My friend Pru, after recently reading The Guernsey Literary and Potato Peel Pie Society by Mary Ann Shaffer and Annie Barrows, brought up some really thought-provoking things about the communication age as we know it.
I grew up during the 1970's and 1980's, a time when it was popular to have penpals from overseas that you could share your cultural differences with in order to broaden your perspective. My husband, who also grew up during this time fondly recalls one of his penpals and the gifts they exchanged with each other bridging the differences between them. While my husband and I were dating we spent a couple of years living far apart and talking for hours on end on the telephone long-distance at that time was a financial no-no. We had limited chats here and there and visits, but some of our most memorable conversations were done through letters. Remember those? No, silly, not emails. These were letters. They arrived in your post box, stamped and addressed. If you were friends with an artist, envelopes often arrived decorated in knotwork or strange creatures playing guitars.
During the time that he lived in Pittsburgh and I was finishing high school, I remember rushing home nearly every day to check the mailbox for some kind of letter or token from him. Though he'd probably blush profusely and deny it today, he occasionally wrote me poetry and romantic short stories. Unfortunately, we moved around quite a bit after we were together and there is very little left from this time. I think in all my vast collection there are only three or four of his letters left in a box on the top shelf of my closet. It made me sad when I realized this because our relationship was very intense and beautiful in those early years, the kind of legendary love you want your grandchildren to discover inside a box of old letters found in a dusty corner of the attic.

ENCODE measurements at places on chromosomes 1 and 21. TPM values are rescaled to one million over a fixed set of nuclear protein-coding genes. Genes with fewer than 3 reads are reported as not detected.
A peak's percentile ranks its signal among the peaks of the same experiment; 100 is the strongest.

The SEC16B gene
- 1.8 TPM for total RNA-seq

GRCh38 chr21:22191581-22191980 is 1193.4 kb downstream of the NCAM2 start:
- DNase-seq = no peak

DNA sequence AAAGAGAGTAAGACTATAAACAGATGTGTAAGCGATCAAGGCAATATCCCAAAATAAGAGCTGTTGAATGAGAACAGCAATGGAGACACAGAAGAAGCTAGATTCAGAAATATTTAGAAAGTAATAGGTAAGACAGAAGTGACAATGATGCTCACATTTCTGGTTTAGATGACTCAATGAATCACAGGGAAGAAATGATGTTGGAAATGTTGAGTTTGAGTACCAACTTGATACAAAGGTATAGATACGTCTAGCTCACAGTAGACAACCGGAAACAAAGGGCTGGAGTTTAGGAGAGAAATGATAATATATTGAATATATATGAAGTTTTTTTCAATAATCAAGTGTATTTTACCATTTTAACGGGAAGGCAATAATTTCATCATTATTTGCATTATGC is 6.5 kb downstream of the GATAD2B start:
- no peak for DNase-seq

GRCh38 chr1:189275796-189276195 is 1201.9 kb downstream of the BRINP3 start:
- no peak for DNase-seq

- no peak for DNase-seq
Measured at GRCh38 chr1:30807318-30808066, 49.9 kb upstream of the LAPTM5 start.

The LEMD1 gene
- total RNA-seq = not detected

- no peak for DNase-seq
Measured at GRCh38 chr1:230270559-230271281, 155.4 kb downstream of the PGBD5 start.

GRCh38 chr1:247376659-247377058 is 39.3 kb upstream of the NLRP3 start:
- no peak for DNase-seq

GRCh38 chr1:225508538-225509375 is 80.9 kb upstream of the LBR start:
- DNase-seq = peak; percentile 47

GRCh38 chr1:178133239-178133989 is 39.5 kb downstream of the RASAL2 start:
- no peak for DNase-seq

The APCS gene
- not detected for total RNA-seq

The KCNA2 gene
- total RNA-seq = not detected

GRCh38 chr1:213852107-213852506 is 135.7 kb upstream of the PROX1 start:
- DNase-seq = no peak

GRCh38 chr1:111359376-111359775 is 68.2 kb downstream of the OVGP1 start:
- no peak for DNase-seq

One of the things Pru mentioned was how even though we write to each other on forums, in blogs and via email these days, the data is all too often quickly swiped from memory. Sure, some print out emails and tuck them away, but the novelty of doing that wore off for me right around the time I upgraded to my very own dial-up service and stopped dialing in from a shared account with my parents. Here we are in the world communicating with people all day long, all across the world, but how will all of it be archived or remembered? Say some strange catastrophe were to come along and wipe out the internet and all of its memories. Cherished conversations on favorite forums would wither away like dust in our own memories. Loving emails exchanged between those held apart by circumstances, all gone just like that.
It pains me somewhat to think that letter writing has become something of a lost art. Why sit down with ink and paper when you can drop down at the keyboard and tap away to your heart's content? Pru talked about the legacy left behind in the great letters of the world. Think of all we know about history and how much of it was confirmed or disproved by evidence found in written exchanged between people from that time. Letters from great presidents and kings left behind a piece of memory we can refer to. As we move away from written books and newspapers to rely on eFiles and eBooks, what happens to those tomes when the last batteries die?
Don't get me wrong. I'm all for change and evolution. I think it's a wonderful thing that some of my closest and most intimate friends are people I've never met face to face, but have opened up to thanks to the great Communication Age. There is just a sense of sadness that pervades when I think of how all of this communication seems to push us further apart as a whole today, rather than bringing us closer together.
Color me nostalgic for simpler times today.
Now, enjoy the letters Thomas Jefferson and John Adams once shared:
The Last Days
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